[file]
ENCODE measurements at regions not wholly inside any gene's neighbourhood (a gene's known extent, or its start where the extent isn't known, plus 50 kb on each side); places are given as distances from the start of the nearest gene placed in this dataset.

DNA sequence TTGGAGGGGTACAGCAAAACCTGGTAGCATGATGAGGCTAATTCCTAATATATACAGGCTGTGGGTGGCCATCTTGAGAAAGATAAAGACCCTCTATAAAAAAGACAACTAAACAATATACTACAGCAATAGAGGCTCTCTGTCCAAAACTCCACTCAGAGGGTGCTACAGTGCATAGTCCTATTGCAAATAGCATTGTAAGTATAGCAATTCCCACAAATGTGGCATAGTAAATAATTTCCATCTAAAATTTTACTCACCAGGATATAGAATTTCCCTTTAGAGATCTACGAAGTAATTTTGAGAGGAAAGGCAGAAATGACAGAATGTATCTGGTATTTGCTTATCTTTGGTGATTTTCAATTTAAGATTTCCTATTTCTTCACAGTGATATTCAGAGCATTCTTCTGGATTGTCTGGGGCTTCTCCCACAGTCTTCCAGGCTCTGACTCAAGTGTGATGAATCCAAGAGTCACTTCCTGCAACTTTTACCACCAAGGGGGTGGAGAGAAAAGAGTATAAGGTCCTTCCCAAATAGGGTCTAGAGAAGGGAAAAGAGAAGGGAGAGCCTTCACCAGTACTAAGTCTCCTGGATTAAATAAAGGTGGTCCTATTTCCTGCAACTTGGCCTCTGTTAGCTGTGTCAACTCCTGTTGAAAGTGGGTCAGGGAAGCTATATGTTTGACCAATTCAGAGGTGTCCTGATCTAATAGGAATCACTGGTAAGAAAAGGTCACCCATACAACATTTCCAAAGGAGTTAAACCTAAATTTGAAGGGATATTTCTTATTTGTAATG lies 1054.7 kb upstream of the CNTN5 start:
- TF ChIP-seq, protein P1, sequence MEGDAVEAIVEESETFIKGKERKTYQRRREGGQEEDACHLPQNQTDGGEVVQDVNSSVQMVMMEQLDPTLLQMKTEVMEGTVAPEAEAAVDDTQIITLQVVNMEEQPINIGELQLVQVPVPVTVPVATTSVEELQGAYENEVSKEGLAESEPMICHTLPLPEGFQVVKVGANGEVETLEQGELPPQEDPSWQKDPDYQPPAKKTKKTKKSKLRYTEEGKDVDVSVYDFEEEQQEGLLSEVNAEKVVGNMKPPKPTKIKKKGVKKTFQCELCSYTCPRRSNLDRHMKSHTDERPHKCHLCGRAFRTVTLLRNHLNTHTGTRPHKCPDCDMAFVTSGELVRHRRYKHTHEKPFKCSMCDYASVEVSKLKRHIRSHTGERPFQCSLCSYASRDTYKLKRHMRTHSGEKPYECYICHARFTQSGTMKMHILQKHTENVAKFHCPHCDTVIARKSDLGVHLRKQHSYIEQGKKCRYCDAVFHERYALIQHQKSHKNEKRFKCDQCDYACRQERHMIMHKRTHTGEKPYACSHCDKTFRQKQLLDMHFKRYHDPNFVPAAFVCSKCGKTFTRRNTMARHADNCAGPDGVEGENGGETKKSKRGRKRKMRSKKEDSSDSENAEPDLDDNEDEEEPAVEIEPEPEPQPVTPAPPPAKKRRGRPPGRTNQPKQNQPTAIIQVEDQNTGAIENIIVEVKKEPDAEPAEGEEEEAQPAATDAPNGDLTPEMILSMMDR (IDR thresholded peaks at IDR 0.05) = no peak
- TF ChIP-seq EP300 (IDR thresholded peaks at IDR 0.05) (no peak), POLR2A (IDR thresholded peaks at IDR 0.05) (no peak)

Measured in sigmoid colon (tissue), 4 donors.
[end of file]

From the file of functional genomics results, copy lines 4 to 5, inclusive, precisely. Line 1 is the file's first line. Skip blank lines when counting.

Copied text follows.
- TF ChIP-seq EP300 (IDR thresholded peaks at IDR 0.05) (no peak), POLR2A (IDR thresholded peaks at IDR 0.05) (no peak)

Measured in sigmoid colon (tissue), 4 donors.